The addiction digital , either with respect to a mobile , tablet or other electronic device, creates the same brain connections that opiates also generating loneliness, isolation and depression , concludes a study conducted by scientists at San Francisco State University ( USA) and collected by the journal NeuroRegulation.
Smartphones are a key part of most people’s lives, allowing us to be connected and informed at all times. The downside is that many of us are also addicted to the sounds, vibrations and other alerts of our devices, unable to ignore new emails, texts and images.
Now, a new investigation led by Erik Peper and Richard Harvey reveals that the excessive use of smartphones is similar to any other type of substance abuse .
“Behavioral addiction to the use of smartphones begins to form neurological connections in the brain in a similar way to how people who take Oxycodone experience pain relief, for example,” Peper explained.
In addition to that, addiction to social networks can have a negative effect on the social connection. In a survey of 135 students from the state of San Francisco, Peper and Harvey found that students who used their phones more often reported higher levels of isolation, loneliness and anxiety.
They believe that loneliness is partly a consequence of replacing face-to-face interaction with a form of communication where body language and other signals can not be interpreted. They also resolved that these same students performed multiple tasks almost constantly while studying, looking at other media, eating or attending classes. This constant activity leaves little time for bodies and minds to relax and regenerate, and also leads to perform “semi-tasks”, that is, when we start doing two or more tasks at the same time, but really half of what it should be compared to if we concentrated on one task at a time.
Experts warn that digital addiction is not our fault, but the desire of the technology industry to increase corporate profits. “More eyes, more clicks, more money,” says Peper. Automatic notifications, vibrations and other alerts on our phones and computers make us feel compelled to watch them by activating the same neural pathways in our brains that once alerted us to an imminent danger, such as a tiger attack or another large predator. “But now we are kidnapped by those same mechanisms that once protected us and allowed us to survive, for the most trivial information ,” he clarifies.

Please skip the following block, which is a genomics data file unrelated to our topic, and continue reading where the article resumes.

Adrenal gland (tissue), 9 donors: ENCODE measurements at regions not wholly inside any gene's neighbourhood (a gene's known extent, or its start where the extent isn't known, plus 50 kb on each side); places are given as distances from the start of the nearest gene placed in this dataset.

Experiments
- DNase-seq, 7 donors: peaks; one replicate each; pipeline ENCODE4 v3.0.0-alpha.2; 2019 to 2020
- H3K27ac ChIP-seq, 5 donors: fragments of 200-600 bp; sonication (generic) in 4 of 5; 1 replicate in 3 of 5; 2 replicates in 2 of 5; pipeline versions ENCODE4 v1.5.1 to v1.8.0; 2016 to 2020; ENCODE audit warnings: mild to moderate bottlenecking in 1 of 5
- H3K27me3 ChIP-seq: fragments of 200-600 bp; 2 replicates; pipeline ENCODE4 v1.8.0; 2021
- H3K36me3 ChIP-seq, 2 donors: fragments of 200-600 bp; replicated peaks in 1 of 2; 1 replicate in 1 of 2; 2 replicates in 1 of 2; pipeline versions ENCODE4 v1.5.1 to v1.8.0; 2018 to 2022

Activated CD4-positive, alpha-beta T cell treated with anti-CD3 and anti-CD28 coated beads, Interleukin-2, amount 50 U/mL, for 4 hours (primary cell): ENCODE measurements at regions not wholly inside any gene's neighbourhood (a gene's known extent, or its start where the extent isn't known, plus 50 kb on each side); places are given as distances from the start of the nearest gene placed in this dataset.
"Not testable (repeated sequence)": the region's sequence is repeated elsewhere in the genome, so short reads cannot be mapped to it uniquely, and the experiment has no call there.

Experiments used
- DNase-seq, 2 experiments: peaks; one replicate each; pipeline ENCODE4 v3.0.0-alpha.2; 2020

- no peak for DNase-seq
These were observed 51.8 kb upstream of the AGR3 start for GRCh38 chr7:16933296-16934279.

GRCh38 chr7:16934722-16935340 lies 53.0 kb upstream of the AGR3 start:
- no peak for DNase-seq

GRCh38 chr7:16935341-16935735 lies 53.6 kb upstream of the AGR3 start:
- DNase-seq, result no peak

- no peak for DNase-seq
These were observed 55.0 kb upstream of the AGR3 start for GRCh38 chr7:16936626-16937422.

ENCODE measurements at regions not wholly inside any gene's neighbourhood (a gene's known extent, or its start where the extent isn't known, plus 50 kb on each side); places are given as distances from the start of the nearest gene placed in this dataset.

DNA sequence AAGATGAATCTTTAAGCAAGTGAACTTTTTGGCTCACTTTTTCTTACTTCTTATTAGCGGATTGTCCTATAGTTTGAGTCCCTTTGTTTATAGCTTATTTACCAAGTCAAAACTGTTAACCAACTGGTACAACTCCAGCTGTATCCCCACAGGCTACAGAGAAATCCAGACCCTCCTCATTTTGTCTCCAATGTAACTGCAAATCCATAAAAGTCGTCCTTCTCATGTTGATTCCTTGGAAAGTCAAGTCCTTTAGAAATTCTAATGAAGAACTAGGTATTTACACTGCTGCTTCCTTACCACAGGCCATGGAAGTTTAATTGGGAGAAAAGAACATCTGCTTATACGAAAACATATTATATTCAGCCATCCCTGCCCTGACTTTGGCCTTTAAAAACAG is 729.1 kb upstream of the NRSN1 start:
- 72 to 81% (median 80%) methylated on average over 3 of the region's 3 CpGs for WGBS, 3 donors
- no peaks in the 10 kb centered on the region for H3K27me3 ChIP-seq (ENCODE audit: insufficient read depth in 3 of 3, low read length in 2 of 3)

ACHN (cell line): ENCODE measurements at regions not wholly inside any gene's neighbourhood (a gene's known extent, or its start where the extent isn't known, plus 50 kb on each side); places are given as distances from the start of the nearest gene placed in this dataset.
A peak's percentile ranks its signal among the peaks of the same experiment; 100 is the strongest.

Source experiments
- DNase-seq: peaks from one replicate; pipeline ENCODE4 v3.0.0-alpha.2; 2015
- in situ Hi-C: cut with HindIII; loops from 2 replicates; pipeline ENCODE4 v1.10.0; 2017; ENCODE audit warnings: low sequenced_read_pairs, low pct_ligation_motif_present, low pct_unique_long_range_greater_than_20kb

Not everything is negative. In the same way that we can train ourselves to eat less sugar, for example, we can also take the reins and train ourselves to be less addicted to our devices.
Change the pattern of use of technology
The first step is to recognize that technology companies are manipulating our innate biological responses to danger . Ideally, disable automatic notifications , respond only to email and social networks at specific times to focus on important tasks.
One of Peper’s students states that when he goes out with friends, everyone puts their phones in the center of the table, and the first one to touch them pays for drinks. “We have to be creative and focus on technology in a different way that still incorporates the skills we need but that does not take us away from the real life experience,” says Hinkle.